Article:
Illustration of the perfect number status of the number 6

In number theory, a **perfect number** is a positive integer that is equal to the sum of its proper positive divisors, that is, the sum of its positive divisors excluding the number itself (also known as its aliquot sum). Equivalently, a perfect number is a number that is half the sum of all of its positive divisors (including itself) i.e. *σ*_{1}(*n*) = 2*n*.

This definition is ancient, appearing as early as Euclid's Elements (VII.22) where it is called τέλειος ἀριθμός (*perfect*, *ideal*, or *complete number*). Euclid also proved a formation rule (IX.36) whereby {\displaystyle q(q+1)/2} is an even perfect number whenever {\displaystyle q} is a prime of the form {\displaystyle 2^{p}-1} for prime {\displaystyle p}—what is now called a Mersenne prime. Much later, Euler proved that all even perfect numbers are of this form.^{[1]} This is known as the Euclid–Euler theorem.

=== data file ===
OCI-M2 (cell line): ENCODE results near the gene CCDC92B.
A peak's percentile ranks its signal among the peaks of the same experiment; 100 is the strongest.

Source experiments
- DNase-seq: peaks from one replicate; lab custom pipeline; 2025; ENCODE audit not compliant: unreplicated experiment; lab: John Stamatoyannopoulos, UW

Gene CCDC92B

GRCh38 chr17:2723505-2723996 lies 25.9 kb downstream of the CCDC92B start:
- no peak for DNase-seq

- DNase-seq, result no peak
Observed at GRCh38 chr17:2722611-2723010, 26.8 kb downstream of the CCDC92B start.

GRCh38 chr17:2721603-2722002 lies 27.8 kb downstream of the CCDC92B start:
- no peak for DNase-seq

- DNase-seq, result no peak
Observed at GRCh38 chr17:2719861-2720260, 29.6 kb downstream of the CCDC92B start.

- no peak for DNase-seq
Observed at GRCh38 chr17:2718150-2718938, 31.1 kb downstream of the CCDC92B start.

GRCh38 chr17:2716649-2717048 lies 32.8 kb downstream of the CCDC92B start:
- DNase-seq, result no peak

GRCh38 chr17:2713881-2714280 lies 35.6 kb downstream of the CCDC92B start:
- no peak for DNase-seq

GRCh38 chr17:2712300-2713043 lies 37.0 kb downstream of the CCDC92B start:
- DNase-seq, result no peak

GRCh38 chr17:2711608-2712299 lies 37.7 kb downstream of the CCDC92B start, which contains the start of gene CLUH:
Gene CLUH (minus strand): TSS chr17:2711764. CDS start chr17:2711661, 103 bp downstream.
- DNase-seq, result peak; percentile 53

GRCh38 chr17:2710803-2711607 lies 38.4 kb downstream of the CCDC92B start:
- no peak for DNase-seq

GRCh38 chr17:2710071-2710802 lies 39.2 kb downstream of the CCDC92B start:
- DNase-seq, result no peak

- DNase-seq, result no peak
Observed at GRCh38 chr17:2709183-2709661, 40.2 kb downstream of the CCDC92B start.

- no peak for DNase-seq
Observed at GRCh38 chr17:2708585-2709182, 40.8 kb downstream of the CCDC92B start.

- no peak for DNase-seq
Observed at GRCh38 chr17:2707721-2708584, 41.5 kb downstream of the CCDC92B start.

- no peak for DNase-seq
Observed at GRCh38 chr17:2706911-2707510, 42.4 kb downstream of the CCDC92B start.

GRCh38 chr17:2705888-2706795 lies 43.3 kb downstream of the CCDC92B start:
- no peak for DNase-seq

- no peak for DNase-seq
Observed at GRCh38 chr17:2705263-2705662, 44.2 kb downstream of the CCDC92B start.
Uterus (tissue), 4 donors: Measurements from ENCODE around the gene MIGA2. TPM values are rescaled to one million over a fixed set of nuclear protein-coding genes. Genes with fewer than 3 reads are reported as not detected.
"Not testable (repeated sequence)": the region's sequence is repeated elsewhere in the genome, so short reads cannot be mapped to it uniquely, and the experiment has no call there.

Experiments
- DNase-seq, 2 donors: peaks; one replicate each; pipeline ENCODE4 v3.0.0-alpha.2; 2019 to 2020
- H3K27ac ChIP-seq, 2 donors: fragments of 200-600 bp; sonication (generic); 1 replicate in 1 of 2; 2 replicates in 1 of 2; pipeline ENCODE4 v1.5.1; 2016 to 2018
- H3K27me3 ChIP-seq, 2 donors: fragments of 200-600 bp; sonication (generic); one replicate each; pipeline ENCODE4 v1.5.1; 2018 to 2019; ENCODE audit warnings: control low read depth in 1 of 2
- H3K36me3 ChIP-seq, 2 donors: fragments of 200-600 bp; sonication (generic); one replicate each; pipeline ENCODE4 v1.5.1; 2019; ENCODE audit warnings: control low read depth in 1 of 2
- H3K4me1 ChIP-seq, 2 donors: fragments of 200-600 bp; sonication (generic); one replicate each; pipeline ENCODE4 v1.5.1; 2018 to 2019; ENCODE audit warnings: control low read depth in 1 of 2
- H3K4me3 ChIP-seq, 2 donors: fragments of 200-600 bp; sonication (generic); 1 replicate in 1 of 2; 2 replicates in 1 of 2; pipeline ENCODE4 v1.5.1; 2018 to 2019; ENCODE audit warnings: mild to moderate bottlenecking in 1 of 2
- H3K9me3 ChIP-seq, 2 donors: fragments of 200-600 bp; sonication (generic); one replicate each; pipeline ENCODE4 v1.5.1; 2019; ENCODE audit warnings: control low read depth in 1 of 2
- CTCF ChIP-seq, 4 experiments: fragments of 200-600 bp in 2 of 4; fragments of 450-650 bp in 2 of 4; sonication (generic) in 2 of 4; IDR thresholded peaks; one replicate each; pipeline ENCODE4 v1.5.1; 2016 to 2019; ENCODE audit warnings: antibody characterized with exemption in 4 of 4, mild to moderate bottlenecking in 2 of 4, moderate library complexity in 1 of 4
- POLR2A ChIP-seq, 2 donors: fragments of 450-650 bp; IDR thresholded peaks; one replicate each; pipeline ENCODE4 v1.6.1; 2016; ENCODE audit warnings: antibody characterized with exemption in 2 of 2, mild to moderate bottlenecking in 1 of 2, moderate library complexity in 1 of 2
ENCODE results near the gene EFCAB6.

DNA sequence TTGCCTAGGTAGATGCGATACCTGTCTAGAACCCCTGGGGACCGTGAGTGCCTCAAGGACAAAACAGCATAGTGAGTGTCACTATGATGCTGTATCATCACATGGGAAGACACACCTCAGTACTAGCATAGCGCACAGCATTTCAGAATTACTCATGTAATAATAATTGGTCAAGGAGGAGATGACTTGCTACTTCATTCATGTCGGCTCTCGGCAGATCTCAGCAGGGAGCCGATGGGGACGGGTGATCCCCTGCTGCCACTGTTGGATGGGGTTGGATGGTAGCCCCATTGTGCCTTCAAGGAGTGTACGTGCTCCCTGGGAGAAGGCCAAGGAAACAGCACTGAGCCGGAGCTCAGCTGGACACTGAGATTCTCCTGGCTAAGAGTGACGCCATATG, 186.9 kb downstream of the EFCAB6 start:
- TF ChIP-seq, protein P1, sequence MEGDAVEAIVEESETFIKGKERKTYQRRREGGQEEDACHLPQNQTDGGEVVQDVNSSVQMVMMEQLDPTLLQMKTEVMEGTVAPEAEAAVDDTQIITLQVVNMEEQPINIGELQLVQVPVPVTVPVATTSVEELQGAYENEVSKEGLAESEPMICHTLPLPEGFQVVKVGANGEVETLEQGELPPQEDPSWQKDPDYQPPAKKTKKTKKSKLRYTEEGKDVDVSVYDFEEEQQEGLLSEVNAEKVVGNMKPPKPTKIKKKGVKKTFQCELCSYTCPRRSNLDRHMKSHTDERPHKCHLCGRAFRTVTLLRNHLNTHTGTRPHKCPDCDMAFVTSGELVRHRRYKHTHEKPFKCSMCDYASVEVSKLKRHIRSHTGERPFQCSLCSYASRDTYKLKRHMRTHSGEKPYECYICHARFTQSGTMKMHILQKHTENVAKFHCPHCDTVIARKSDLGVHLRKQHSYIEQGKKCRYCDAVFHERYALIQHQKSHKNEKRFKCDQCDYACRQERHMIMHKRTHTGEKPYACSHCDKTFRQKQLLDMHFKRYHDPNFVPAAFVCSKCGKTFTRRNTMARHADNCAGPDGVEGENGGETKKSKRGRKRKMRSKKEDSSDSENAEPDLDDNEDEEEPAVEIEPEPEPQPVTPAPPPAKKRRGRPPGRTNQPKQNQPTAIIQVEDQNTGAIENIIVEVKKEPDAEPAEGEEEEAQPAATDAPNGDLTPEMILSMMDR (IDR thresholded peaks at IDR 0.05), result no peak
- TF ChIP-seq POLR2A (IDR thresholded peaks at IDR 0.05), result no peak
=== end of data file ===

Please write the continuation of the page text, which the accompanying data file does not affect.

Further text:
It is not known whether there are any odd perfect numbers, nor whether infinitely many perfect numbers exist.

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